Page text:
As a small deviation from the usual crosstab and layouter work, I cleaned out the style system of Pentaho Reporting.
It all started not long ago on a stormy night. Creepy rays of moonlight, dark clouds looming over the mountains, wolves howling. On this day, Marius was doing some experiments in getting cascading stylesheet styling into the reporting engine. (I suspect lightning rods and wild laughter was on the menu as well.)
His approach reminded me on the dreadful task I had to go through for the next release. Our style system, a ghoulish monster, has overstayed its welcome. Being ashamed of its nature, we did not expose it to anyone. So this rotten pile of code was sitting around, festering and stinking. I had to kill it. It was an act of mercy for all of us.
With the style crud gone, the reporting engine now has a simplified style system. With the monster, all style definitions on elements always showed a resolved picture of the global style status. For example, each label’s style fully queried all parent elements to compute the effective font information whenever anyone queried it.
In the new world elements no longer maintain that state. Styles are now resolved as part of the report processing after the style and attribute expressions have been evaluated. It not only simplifies cloning (a lot!), it also tunnels style computation through a single code path.
And then there came polly .. ah, well, the release of Suite 4.8, and the customary fun-week, where the daily drill is suspended for exploring the possibilities of the code.
Mix parts of LibCSS – the zombie that wanted to be a CSS-styled better reporting system – with the single code-path of style resolving, and you have CSS3 selector on top of the existing reporting style-system.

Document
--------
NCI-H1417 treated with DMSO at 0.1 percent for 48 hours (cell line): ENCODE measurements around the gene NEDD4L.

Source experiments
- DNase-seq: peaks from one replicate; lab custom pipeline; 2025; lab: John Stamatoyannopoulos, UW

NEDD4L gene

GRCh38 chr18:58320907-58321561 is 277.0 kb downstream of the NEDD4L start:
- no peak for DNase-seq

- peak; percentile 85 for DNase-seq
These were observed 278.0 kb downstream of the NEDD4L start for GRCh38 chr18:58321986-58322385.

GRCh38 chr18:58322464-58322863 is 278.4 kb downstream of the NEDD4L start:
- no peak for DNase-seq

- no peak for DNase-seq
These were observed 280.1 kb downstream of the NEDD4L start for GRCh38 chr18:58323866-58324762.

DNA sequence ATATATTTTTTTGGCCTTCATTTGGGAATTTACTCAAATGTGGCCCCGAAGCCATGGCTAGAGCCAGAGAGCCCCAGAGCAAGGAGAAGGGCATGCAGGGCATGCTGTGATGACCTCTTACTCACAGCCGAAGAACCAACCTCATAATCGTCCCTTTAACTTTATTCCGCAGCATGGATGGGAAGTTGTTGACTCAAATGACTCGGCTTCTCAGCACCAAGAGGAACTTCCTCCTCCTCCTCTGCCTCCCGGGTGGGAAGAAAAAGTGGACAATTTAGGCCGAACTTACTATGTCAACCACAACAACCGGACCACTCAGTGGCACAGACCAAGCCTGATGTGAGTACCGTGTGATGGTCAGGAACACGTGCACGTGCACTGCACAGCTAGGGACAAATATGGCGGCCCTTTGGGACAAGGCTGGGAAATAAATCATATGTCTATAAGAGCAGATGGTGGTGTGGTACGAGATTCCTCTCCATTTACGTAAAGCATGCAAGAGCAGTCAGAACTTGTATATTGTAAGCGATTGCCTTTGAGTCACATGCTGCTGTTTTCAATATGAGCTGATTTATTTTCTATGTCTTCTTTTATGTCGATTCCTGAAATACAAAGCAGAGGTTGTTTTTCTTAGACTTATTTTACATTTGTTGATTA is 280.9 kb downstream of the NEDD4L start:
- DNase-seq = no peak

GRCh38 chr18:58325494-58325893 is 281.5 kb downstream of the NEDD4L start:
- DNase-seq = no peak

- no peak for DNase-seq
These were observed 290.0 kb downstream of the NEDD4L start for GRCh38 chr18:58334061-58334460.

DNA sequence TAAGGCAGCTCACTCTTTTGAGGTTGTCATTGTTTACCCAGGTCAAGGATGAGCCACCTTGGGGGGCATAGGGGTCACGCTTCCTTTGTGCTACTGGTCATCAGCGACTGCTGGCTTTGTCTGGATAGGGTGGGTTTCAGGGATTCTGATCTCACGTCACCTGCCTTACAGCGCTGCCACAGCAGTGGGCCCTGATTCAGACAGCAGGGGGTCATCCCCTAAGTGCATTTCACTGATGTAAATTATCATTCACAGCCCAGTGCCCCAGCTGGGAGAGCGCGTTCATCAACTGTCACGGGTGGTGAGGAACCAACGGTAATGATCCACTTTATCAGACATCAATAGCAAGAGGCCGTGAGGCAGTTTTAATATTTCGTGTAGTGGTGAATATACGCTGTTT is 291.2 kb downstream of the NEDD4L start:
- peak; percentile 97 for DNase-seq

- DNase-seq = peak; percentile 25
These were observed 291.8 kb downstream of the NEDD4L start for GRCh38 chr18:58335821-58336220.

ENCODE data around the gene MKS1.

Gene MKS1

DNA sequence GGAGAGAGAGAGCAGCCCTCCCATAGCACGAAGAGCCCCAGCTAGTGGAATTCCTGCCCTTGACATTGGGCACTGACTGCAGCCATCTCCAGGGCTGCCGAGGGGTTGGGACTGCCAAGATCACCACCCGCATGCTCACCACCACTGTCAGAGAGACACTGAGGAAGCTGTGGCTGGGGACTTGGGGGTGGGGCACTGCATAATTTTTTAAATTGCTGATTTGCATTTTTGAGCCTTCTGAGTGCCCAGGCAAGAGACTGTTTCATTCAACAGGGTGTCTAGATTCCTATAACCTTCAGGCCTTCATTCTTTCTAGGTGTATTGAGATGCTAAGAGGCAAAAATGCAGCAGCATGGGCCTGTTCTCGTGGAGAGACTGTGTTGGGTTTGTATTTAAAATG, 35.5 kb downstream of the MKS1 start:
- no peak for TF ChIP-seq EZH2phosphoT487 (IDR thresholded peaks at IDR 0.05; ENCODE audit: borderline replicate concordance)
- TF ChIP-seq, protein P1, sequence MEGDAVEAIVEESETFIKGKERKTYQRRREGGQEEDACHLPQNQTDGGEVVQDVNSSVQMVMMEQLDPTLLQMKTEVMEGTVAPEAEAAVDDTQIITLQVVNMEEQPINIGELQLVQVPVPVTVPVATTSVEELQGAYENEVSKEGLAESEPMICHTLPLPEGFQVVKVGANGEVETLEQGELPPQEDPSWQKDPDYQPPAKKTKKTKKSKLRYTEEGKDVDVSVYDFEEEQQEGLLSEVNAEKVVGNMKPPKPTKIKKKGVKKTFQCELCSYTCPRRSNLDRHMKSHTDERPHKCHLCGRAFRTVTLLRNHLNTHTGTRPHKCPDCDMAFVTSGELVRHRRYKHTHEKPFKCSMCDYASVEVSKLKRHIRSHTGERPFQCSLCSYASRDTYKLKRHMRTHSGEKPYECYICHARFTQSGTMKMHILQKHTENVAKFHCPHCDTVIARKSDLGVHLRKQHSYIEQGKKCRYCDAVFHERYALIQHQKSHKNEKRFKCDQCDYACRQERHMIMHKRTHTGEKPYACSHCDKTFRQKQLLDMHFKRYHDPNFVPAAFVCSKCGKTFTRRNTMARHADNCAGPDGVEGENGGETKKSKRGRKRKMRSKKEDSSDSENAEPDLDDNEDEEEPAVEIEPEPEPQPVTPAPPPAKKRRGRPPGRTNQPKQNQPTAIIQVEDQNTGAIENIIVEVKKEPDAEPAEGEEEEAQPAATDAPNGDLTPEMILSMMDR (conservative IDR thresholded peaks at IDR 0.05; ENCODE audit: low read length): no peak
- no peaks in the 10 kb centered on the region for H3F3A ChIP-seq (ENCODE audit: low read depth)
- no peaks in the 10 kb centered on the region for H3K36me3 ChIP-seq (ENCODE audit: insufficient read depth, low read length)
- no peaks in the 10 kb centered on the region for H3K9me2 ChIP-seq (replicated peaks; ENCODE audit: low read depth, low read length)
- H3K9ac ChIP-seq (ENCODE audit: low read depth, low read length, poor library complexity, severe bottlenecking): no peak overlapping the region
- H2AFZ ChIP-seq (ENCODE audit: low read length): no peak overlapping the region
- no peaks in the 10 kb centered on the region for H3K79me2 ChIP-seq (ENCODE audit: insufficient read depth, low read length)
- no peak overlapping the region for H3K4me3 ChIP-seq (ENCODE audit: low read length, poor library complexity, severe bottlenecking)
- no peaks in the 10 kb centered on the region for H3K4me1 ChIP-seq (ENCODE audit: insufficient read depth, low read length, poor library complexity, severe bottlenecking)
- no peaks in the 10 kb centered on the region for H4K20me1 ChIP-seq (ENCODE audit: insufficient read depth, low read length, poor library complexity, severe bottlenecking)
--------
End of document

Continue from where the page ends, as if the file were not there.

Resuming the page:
Pentaho Reporting now has a fully fledged style system. Any master-report contains a style-definition, which is basically what you know as style-sheet from HTML. Each style-definition consists of style-rules, where each rule has CSS3-selectors attached.
Style-definitions can either be part of the report definition itself or they can be stored as external files so that they can be shared between reports. The external files have the extension “.prptstyle” and are xml-files containing standard element style definitions.
The Pentaho Report Designer allows you to edit both internal and external style definitions. Use ‘Window’->’Style Definition Editor’ to edit standalone files, or use ‘Format’->’Edit Style Definition…’ to edit the internal style definition.
Both editor allow you to load and save ‘prptstyle’ files. Loading a style-file in the internal editor has the effect of importing that external style-definition into the local report, and saving exports it.
So don’t wait, download your own multi-functional report-designer now!
If you download within the next 24 hours, you not only get a style-definition editor, you also get this:
The ‘master-report’ object now has a new attribute called ‘style-sheet-reference’. Set this to a file-name or URL and Pentaho Reporting will load an external stylesheet when the report runs. Put a ‘prptstyle’ file on a public server and all your reports can share the same style definition.
All elements now also have two new attributes called ‘style-class’ and ‘id’ (not to be mixed with ‘xml-id’ for the HTML export) which allow you to match style-rules to elements. Like HTML’s ‘class’ attribute, class is a whitespace separated list of style-class-names that should apply to the element.
And don’t forget: The green-plus means that all of these attributes can be computed via a style-expression.